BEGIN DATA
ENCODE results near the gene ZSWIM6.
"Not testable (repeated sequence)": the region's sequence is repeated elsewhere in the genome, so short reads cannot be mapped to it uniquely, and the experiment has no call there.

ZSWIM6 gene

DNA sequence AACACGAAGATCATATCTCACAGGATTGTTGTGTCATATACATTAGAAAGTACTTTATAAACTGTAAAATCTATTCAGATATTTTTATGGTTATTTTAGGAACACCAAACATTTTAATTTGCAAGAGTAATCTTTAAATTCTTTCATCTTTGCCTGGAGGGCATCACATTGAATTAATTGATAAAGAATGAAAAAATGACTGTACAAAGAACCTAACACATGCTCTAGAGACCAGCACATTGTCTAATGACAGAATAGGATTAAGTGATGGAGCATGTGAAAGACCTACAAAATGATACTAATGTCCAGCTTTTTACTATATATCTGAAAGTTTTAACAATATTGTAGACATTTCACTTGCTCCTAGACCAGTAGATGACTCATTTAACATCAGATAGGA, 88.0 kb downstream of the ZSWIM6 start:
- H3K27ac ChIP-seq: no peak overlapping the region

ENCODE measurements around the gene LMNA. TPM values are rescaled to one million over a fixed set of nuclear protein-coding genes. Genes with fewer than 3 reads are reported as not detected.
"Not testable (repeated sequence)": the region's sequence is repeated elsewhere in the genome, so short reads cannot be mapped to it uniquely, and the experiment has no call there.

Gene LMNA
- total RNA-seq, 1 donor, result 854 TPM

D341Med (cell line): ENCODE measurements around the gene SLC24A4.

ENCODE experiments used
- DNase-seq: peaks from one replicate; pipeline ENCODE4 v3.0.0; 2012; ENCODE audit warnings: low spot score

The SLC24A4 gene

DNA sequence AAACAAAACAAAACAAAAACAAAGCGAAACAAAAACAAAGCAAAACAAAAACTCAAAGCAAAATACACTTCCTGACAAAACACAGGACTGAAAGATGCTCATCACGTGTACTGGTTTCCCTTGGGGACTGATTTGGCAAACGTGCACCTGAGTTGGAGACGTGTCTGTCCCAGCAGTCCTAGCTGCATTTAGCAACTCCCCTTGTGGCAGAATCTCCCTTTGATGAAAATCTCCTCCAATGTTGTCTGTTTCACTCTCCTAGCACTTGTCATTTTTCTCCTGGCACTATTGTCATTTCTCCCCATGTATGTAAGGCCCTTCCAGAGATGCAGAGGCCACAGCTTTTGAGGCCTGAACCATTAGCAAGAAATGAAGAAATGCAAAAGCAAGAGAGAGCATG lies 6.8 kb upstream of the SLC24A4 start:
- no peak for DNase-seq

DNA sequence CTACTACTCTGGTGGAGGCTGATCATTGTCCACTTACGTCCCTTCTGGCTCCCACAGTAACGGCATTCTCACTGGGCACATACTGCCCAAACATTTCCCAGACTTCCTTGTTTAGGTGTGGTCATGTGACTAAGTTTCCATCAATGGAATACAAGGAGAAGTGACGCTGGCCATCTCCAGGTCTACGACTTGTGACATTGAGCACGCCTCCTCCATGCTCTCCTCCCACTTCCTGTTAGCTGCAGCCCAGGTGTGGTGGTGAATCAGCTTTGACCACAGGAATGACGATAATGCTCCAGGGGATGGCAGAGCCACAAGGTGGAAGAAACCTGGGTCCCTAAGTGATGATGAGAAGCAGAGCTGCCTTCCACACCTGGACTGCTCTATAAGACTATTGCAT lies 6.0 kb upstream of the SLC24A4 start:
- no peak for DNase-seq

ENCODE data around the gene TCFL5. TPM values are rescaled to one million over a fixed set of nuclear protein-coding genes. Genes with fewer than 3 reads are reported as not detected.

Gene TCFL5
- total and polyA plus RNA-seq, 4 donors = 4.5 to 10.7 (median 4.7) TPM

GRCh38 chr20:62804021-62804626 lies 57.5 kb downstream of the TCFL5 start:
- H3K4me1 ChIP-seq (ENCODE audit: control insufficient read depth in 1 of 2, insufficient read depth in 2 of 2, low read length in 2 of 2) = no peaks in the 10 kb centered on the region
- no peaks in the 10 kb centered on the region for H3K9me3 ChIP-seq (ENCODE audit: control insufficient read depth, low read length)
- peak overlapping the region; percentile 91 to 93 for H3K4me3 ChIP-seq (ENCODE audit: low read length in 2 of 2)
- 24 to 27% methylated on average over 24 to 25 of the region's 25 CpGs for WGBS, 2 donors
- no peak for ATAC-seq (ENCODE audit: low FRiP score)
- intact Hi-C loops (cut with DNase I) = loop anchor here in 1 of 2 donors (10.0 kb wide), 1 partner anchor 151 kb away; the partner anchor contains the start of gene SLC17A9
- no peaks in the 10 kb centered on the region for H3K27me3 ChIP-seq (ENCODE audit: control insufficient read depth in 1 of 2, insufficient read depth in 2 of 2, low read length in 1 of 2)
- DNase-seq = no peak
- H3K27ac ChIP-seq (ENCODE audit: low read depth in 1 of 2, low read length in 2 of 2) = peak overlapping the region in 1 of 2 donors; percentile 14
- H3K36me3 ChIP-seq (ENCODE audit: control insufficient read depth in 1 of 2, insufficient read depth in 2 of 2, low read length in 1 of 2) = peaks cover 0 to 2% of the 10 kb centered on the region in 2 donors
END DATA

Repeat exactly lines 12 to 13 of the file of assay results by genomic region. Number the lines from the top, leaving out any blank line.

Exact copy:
- DNase-seq: peaks from one replicate; pipeline ENCODE4 v3.0.0; 2012; ENCODE audit warnings: low spot score

The SLC24A4 gene